This post was originally titled, “Summer Sensory Play,” as I started writing it back in mid-June. Well, here we are in August so I took the “Summer” part out, edited a few things, and wah-lah! :o) TIME FLIES!!!
As a parent, you probably have heard of sensory play, sensory exploration, or sensory processing. But, what does that mean and does it matter to your child? To answer the second part, YES! Sensory exploration is important for ALL children!
So, what is it? Sensory exploration is related to activities that stimulate your child's senses and it is absolutely crucial to brain development. Our senses go beyond the “five senses” and include two additional senses that are extremely vital to child development. They are proprioception and vestibular. These two inputs are incredibly, incredibly, incredibly important for our children as they are growing their tiny minds and bodies. I will get into these later…..
Everything we do is based on the sensory system, so providing opportunities for your child to build a strong sensory foundation is key in helping them reaching their full potential. Our sensory systems must work together to process inputs correctly in order to produce wanted outputs. Does that make sense? Probably not. This sensory piece can get deep. I’ll try to keep it simple. Here is an example: Three-year-old, Johnny, is sensitive to touch. He tends to tantrum when he feels certain textures, he hates wearing socks, he is a picky eater, and he can not tolerate being next to people on the bus. Mom hasn’t been able to bring him to the same art class that all her girlfriends bring their children because of unwanted textures or proximity to other children. As an infant, Johnny was not allowed to get messy and thus, he has developed a sensitivity to tactile input. He also didn’t leave the house much- you could say mom was a bit over-protective- and as a result Johnny is not comfortable in public places. In this case, Johnny’s sensitivity to touch (tactile input) is causing him to tantrum (unwanted output), therefore, Johnny is not able to access and learn from some age-appropriate activities.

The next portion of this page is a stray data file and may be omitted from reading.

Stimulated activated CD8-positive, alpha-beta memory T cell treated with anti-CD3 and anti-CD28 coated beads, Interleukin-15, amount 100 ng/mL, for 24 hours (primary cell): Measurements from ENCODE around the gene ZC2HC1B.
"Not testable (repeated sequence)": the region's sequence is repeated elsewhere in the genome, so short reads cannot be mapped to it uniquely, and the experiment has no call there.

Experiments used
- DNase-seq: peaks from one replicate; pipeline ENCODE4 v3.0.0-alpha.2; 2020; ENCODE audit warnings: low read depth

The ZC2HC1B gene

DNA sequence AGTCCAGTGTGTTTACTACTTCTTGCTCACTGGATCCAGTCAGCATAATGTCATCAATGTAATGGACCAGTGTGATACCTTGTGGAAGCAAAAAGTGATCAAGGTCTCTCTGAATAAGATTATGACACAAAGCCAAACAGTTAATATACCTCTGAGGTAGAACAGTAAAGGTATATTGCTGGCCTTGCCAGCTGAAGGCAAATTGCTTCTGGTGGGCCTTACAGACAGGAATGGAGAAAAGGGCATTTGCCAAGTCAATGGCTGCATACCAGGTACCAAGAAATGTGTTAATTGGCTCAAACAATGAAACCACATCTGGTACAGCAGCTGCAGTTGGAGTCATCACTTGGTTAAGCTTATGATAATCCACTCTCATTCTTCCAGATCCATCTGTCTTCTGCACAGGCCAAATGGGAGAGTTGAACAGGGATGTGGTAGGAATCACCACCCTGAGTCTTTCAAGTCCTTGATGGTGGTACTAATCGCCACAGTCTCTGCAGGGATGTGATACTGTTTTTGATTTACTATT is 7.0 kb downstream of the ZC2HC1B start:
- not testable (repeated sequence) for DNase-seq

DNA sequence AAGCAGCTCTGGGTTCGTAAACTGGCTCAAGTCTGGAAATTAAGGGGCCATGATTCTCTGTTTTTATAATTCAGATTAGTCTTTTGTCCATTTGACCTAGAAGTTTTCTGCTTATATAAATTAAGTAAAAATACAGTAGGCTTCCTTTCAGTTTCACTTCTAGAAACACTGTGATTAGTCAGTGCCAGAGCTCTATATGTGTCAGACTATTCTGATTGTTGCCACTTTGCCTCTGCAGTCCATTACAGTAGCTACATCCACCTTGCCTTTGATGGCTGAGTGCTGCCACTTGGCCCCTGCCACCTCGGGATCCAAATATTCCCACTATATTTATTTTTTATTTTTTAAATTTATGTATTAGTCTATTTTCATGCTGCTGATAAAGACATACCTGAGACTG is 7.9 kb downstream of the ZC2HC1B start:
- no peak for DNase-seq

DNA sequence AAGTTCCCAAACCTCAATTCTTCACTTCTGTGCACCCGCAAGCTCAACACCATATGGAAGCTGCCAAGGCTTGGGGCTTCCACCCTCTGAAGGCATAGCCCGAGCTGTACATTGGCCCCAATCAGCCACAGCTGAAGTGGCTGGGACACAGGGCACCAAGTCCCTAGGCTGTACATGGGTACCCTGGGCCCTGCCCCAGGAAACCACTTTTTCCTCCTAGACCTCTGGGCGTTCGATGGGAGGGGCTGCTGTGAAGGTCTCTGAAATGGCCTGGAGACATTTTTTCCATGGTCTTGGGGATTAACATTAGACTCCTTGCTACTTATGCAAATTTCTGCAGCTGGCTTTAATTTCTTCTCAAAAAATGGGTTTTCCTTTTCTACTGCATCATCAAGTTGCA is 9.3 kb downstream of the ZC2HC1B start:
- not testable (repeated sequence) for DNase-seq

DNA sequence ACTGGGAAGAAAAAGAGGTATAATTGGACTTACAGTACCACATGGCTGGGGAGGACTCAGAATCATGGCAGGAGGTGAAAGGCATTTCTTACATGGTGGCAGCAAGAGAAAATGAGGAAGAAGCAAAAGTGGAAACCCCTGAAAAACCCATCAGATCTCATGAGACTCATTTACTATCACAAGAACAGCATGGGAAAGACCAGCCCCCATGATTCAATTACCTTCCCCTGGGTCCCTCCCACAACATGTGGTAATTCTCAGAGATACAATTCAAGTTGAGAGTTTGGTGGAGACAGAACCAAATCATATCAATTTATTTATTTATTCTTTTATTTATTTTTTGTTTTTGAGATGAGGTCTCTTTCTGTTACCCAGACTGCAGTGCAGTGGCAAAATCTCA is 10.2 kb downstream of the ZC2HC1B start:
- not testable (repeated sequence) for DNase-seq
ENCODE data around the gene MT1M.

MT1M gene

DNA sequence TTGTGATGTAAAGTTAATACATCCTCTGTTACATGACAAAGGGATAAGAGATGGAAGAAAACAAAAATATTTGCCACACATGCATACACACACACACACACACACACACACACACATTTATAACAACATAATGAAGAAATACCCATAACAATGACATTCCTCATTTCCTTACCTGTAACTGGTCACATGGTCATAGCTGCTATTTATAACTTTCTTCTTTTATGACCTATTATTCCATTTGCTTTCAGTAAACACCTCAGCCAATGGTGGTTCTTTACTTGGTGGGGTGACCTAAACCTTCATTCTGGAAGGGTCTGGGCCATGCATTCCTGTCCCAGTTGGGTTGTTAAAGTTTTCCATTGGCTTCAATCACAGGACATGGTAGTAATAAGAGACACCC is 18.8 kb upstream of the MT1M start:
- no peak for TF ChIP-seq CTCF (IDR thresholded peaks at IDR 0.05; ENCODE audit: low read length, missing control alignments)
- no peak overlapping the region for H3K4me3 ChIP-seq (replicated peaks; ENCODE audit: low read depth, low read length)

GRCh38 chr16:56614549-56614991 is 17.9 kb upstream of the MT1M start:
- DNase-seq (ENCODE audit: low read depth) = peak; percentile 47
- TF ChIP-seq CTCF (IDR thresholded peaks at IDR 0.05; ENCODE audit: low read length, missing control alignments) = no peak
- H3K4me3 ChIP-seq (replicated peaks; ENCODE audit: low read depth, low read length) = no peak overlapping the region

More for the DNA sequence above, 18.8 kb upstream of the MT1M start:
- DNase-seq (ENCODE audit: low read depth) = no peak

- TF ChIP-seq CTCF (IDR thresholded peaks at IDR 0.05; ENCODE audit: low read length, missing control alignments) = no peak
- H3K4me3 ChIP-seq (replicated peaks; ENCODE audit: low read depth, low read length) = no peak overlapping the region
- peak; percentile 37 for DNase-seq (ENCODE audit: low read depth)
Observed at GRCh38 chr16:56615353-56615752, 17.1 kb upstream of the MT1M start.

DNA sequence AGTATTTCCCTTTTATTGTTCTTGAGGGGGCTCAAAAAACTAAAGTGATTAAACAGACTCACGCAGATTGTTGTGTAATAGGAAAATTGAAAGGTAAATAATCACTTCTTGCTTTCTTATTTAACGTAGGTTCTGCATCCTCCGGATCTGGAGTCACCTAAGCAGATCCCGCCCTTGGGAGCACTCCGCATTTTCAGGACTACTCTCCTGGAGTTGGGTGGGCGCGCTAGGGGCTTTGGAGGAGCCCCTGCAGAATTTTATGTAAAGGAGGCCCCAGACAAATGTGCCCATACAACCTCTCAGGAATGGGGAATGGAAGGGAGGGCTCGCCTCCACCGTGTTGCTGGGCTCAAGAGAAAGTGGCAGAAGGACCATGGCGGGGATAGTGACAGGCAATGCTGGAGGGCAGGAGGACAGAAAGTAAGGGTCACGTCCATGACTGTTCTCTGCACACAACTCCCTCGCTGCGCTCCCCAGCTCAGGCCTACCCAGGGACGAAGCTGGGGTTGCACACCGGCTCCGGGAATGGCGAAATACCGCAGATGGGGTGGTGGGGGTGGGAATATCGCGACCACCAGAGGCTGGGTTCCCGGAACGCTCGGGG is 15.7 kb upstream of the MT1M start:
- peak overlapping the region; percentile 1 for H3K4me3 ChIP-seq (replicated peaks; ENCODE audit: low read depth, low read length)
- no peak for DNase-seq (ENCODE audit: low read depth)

Ok- here is what you need to know. Expose your kiddos to all kinds of different things that provide new and different inputs at an early age!!
Back to proprioception and vestibular. What are they and why are they so important?
Proprioception- this is input received by your muscles, ligaments and joints. Proprioception allows us to know where our body is in space. It helps us know how to automatically raise our hand in class, how to drive a car, or even how to play a board game. It is activated by activities that involve pushing, pulling, jumping, crashing, climbing. Proprioception is helpful when it comes to motor planning.
Vestibular- this input is received through your inner ear and helps your body interpret movement. It can be thought of as our system of balance and it is activated by motion or changes in head position. A “clumsy” child may have a difference in their Vestibular system, or an interruption in how the Vestibular system receives input (causing an unwanted output - clumsiness).
The proprioceptive system, vestibular system, and tactile systems are SO FREAKING IMPORTANT to development!! I’ll do another post that gets a bit more detailed about them, but in the meantime, here are some sensory activities you can easily do with your kiddo:
climb! ladders, on chairs, up hills, stairs
play with different textures! play-doh, sand, shaving cream, dirt, water beads
go on swings!
go down slides!
jumping off the couch or or bottom step
bounce on a yoga ball
gather leaves and rocks on a nature walk
crawl down the hall, under chairs, over a bed of pillows